Interview

A reliable approach to precise, highly dynamic movements with EtherCAT

EtherCAT is by and large the fastest Industrial Ethernet technology, but it also synchronizes with nanosecond accuracy. The following interview with Dr. Guido Beckmann, Senior Management Control System Architecture at Beckhoff Automation and Head of the Technical Committee of the EtherCAT Technology Group, explains why these properties, among others, are so highly valued, especially in the motion control environment.

EtherCAT has now asserted itself as the most important motion fieldbus. Which technological features were instrumental in making this possible?

Dr. Guido Beckmann: That’s right – it has. We are now aware of over 200 drive manufacturers that support an EtherCAT interface, offering users well over 1,000 different EtherCAT drive devices for their own applications. Fieldbus systems face stringent demands in terms of drive technology, most notably including cycle time, synchronicity, and simultaneity. Typical values for the necessary cycle times lie between 1 ms and 500 µs, with a moderate 2 ms in some applications (in reference to the cyclic position specification with position control in the drive). In extreme cases, however, cycle times of 62.5 μs are also required (for a current control loop closed via bus). While synchronicity describes the temporal jitter during executing the functions in the devices involved (drives and controllers), simultaneity defines the measure of temporal offset of these functions. EtherCAT uses an approach based on what we call "distributed clocks" for synchronization control: All devices have an independent clock as a basis for running local cycles and events. The crucial factor is that all clocks run at the same speed and have the same base time. A special control integrated in the EtherCAT Slave Controller (ESC) ensures that all clocks are guided by a reference clock and are synchronized irrespective of temperature and production tolerances. The necessary simultaneity of all clocks is achieved by means of a run-time measurement of the signal from the reference clock to each synchronized device, which is also supported by the ESC in terms of hardware. Comprehensive measurements have shown that the deviations are well below 100 ns for both synchronization and simultaneity – even for large networks.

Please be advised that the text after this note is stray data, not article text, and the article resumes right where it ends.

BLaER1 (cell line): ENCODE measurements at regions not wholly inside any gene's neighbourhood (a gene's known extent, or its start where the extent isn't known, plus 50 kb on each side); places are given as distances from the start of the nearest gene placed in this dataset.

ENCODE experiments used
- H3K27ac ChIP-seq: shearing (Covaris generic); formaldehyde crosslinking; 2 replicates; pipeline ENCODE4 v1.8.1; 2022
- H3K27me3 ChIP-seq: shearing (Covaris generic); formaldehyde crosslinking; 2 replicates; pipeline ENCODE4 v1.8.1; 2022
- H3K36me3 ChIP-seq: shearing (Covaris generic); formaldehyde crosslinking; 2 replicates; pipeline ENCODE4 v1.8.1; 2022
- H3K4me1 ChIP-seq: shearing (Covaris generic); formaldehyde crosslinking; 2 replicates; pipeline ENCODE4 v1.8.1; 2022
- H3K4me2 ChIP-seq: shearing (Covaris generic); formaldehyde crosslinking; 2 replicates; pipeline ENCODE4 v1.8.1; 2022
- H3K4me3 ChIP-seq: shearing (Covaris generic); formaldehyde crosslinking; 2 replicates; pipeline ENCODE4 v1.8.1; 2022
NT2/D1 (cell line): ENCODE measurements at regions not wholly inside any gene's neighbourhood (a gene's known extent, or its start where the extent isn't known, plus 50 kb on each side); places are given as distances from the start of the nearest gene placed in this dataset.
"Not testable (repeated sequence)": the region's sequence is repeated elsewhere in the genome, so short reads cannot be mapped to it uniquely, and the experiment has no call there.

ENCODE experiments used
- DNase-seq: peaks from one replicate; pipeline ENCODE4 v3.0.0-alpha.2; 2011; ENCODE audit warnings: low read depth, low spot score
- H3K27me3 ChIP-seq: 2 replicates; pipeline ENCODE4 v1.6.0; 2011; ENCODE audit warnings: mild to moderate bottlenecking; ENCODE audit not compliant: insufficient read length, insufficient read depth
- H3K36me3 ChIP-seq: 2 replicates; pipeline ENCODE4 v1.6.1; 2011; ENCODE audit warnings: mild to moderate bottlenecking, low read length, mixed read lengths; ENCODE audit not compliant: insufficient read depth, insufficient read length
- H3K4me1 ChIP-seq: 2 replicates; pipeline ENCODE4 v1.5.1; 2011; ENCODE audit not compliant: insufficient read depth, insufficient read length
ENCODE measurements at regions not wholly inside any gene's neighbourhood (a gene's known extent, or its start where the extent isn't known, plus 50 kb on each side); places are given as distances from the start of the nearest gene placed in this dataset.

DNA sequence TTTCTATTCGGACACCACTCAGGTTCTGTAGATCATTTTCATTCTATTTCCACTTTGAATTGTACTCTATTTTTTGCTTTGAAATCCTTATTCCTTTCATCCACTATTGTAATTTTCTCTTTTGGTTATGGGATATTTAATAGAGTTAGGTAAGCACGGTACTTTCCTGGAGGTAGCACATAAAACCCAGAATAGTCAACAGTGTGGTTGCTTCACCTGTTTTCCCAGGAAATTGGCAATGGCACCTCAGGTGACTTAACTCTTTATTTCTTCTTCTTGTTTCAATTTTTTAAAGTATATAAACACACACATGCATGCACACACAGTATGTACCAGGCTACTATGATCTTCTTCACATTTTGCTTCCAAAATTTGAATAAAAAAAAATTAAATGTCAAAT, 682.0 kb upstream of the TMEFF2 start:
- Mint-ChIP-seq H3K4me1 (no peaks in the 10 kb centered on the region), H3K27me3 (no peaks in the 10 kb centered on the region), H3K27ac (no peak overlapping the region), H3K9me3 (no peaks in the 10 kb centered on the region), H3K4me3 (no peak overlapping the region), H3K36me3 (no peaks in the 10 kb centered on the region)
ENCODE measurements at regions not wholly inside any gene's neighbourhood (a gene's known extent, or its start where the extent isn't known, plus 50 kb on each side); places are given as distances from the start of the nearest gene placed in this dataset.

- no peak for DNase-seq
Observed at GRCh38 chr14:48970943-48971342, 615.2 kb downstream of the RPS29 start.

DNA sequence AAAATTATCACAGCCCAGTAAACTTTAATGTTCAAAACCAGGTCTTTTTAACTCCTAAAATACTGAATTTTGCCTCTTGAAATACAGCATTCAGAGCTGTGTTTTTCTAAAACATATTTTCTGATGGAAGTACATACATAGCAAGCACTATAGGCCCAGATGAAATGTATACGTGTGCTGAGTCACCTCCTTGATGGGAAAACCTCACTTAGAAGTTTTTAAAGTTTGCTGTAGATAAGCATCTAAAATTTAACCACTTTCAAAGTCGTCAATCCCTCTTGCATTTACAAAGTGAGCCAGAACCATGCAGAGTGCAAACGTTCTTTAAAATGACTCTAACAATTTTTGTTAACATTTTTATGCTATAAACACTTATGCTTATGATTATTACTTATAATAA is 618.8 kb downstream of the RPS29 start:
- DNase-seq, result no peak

High-performance technology should also be as easy to use as possible, which has been achieved exceptionally well with EtherCAT. In relation to motion applications, which attributes are particularly advantageous in terms of aspects such as engineering and diagnostics?

Dr. Guido Beckmann: When it comes to supporting drive technology, key factors of a fieldbus system include the communication protocol and profile used, which are responsible for compatibility and efficient data exchange between controller and drive. The drive profile most commonly used in drive technology is the CiA402 profile developed by CAN in Automation. It was mapped to EtherCAT at an early stage (IEC 61800-7-3) and is supported by virtually all EtherCAT servo drives, which allows them to be automatically detected and integrated into the motion control application. It also meant that the complete tool chain and existing experience with the parameterization of associated drives could be maintained. Unlike traditional fieldbuses, EtherCAT makes it possible to achieve very short cycle times. In response to this capability, ETG introduced new operating modes in the specification to support cycle-synchronous transmission of position, speed, and torque process data. This made it possible to relocate the functionality of the setpoint generator, which was previously integrated into more complex drive controllers, to the central motion controller. It also simplifies the functionality of the drive amplifiers and enables coordinated motion control of multiple (coupled) drives in a machine on the central motion controller.

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